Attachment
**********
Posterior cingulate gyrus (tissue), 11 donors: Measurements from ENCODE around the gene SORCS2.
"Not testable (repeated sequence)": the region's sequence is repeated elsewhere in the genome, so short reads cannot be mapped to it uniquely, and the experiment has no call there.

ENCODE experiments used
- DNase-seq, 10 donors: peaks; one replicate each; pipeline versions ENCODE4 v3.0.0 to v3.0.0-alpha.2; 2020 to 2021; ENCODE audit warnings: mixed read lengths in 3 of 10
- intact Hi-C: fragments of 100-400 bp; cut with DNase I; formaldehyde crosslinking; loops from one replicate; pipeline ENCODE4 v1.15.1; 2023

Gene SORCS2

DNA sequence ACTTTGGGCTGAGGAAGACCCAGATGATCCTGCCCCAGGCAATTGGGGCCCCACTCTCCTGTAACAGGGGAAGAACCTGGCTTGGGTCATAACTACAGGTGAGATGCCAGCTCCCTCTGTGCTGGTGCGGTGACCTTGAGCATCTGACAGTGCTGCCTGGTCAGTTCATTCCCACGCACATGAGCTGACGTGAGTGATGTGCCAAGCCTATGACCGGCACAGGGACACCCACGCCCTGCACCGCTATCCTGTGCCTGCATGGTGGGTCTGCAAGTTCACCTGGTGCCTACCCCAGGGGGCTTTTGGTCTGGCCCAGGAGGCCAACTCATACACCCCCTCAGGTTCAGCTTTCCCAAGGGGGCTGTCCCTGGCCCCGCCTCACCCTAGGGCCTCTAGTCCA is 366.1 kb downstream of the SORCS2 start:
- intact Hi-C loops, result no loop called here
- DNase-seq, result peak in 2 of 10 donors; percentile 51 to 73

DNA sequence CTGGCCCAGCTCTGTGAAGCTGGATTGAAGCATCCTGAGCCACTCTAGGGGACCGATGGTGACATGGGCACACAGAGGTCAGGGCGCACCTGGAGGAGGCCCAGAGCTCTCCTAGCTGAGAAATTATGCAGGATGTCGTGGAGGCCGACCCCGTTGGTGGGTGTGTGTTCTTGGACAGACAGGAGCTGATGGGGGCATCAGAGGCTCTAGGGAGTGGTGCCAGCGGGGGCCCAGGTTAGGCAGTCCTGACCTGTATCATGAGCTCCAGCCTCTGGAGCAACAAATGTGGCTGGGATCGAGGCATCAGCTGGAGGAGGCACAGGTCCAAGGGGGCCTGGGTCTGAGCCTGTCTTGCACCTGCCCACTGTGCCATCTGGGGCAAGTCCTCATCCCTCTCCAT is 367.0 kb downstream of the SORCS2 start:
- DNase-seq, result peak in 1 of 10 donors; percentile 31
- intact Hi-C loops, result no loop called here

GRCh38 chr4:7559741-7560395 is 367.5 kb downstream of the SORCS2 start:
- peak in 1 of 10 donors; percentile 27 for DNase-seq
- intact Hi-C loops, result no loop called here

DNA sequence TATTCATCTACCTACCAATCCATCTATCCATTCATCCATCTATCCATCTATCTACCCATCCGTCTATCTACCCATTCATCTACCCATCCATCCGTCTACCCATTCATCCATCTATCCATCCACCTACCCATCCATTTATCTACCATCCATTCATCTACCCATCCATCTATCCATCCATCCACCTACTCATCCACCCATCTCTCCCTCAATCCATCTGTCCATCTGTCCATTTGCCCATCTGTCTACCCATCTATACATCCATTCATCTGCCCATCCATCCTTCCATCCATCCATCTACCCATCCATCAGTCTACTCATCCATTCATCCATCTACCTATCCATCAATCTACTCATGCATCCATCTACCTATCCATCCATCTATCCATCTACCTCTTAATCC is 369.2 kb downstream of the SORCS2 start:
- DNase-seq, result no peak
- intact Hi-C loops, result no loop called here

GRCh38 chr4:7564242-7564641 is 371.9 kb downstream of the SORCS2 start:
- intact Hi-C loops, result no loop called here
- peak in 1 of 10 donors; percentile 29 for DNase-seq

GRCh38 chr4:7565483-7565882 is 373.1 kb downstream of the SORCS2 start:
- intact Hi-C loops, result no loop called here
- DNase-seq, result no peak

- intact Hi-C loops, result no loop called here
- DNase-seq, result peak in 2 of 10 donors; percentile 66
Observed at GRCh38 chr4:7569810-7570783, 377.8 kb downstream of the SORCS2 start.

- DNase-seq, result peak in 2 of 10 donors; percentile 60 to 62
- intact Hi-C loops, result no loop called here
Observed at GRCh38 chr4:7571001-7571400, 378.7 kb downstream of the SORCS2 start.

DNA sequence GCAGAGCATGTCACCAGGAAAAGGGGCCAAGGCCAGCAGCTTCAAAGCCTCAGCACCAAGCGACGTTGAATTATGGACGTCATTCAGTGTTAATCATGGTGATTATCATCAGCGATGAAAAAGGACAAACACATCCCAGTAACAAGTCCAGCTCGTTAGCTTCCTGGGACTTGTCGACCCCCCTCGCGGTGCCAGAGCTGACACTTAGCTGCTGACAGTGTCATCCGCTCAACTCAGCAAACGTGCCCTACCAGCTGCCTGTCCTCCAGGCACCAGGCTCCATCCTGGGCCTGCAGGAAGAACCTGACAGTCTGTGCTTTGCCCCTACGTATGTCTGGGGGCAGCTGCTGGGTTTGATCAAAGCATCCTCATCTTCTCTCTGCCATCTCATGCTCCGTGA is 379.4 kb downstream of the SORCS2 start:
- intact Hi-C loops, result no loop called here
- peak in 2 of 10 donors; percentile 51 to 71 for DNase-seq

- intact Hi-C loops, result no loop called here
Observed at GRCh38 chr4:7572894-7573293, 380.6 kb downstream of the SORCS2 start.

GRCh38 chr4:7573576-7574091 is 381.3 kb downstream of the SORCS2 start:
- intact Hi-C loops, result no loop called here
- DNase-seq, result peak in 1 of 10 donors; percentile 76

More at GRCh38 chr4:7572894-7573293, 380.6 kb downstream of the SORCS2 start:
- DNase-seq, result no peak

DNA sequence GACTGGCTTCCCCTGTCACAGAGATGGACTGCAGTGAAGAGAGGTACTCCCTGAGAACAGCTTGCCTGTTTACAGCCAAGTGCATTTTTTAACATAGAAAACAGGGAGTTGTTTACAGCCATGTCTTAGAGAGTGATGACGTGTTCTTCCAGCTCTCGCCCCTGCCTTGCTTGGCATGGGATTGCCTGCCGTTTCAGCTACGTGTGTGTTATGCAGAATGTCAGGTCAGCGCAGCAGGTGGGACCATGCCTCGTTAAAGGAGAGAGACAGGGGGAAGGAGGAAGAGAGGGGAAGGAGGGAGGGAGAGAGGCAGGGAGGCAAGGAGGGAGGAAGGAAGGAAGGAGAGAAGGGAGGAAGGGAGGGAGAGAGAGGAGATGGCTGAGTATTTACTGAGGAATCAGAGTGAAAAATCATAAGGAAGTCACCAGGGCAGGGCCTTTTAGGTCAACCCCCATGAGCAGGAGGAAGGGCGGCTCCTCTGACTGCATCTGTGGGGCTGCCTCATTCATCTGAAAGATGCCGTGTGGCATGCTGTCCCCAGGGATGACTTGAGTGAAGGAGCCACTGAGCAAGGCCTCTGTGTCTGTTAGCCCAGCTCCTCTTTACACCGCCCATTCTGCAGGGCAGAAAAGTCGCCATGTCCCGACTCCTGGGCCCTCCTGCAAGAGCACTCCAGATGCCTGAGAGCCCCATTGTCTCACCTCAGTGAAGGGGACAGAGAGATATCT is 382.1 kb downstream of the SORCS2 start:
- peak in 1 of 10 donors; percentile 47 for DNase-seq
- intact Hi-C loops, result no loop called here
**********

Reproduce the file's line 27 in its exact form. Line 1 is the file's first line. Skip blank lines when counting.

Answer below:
Observed at GRCh38 chr4:7569810-7570783, 377.8 kb downstream of the SORCS2 start.